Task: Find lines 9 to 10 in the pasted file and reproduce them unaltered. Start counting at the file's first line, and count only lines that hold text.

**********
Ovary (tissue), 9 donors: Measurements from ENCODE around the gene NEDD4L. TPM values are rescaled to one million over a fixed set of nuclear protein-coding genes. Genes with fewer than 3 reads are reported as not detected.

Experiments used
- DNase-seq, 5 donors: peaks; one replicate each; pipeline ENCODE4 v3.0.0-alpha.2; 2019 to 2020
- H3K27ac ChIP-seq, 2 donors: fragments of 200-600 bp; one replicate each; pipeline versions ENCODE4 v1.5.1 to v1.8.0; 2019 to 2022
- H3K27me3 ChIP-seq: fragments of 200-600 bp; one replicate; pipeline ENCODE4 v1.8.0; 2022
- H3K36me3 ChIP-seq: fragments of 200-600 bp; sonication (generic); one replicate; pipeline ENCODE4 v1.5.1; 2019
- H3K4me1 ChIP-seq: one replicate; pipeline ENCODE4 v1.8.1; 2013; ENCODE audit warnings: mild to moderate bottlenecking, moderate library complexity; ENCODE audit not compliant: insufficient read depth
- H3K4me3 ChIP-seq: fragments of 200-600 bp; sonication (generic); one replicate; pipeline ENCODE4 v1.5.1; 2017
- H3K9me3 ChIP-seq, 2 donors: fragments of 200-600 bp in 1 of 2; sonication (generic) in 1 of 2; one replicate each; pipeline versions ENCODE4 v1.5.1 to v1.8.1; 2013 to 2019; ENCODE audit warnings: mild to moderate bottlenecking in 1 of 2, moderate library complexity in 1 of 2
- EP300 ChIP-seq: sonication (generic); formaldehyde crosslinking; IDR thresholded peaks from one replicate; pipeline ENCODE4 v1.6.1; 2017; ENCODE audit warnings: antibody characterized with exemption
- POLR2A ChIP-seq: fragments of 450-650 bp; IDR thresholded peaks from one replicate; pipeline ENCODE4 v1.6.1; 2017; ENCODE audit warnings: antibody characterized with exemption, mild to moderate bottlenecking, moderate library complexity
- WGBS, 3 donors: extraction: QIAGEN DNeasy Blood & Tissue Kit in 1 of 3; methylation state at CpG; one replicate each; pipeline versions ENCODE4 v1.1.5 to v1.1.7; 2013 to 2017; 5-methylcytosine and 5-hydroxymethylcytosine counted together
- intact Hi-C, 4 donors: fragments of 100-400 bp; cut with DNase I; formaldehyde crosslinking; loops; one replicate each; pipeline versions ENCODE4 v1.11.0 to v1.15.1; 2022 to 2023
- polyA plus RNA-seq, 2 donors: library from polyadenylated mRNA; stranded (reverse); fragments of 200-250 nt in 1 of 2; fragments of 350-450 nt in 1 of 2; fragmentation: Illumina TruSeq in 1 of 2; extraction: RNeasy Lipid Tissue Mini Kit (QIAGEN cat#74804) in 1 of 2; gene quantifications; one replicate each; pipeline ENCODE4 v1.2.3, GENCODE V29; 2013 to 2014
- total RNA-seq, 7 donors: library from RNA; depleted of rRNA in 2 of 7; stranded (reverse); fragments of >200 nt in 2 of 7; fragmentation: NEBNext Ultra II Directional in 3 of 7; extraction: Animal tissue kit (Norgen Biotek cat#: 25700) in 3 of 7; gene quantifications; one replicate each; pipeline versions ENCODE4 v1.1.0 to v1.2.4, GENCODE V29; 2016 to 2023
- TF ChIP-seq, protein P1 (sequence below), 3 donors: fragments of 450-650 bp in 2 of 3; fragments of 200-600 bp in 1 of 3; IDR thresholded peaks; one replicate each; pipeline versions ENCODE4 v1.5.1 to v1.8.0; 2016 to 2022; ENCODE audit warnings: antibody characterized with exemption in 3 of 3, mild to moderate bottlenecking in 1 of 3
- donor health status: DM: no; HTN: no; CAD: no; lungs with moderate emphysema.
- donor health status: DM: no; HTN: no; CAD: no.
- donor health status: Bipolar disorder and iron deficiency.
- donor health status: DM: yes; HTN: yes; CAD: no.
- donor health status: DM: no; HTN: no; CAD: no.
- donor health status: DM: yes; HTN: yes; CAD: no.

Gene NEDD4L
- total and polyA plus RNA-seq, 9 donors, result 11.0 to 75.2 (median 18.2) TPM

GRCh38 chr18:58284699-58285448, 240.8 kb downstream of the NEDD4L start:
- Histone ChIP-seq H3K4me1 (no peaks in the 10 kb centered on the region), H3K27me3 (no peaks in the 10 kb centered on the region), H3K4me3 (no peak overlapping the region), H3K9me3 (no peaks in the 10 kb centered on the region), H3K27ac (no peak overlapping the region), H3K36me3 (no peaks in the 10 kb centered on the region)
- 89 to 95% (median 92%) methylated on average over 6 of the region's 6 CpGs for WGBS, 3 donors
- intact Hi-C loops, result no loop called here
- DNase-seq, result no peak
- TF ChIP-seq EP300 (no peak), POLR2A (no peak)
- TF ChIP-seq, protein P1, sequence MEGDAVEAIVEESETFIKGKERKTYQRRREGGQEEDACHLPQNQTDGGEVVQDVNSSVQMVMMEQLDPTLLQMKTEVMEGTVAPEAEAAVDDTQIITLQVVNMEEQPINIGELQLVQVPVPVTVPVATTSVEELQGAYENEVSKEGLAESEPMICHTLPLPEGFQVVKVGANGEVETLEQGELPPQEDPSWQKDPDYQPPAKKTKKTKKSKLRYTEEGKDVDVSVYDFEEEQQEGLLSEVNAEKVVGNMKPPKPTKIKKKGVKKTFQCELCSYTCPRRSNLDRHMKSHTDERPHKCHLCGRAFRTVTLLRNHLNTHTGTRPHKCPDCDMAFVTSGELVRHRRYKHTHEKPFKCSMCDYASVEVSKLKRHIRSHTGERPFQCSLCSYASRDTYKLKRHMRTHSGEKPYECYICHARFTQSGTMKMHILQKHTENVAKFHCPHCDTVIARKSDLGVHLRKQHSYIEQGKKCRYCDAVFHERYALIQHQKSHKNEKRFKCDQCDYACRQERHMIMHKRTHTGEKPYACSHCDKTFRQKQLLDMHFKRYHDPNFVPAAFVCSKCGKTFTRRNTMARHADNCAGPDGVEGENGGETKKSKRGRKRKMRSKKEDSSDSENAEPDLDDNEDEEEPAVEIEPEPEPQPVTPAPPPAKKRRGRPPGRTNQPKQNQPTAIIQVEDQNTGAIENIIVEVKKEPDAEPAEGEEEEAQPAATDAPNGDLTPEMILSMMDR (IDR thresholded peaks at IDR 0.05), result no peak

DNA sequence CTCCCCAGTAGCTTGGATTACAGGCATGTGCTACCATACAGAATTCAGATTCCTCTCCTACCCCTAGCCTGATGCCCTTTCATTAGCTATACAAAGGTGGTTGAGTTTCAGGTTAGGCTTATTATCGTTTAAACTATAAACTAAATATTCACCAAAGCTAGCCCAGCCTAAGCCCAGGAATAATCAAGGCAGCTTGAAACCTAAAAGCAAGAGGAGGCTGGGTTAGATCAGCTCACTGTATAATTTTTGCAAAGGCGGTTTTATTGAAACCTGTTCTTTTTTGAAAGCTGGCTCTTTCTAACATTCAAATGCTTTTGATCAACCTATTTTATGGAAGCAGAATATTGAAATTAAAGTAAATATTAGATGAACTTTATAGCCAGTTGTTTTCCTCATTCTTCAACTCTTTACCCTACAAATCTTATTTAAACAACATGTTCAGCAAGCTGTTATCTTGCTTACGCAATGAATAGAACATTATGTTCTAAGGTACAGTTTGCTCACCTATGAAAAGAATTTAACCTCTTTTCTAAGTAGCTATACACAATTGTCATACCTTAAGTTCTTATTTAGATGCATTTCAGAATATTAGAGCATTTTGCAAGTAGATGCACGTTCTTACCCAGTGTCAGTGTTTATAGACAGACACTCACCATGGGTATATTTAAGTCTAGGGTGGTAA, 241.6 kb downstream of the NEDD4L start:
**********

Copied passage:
- H3K9me3 ChIP-seq, 2 donors: fragments of 200-600 bp in 1 of 2; sonication (generic) in 1 of 2; one replicate each; pipeline versions ENCODE4 v1.5.1 to v1.8.1; 2013 to 2019; ENCODE audit warnings: mild to moderate bottlenecking in 1 of 2, moderate library complexity in 1 of 2
- EP300 ChIP-seq: sonication (generic); formaldehyde crosslinking; IDR thresholded peaks from one replicate; pipeline ENCODE4 v1.6.1; 2017; ENCODE audit warnings: antibody characterized with exemption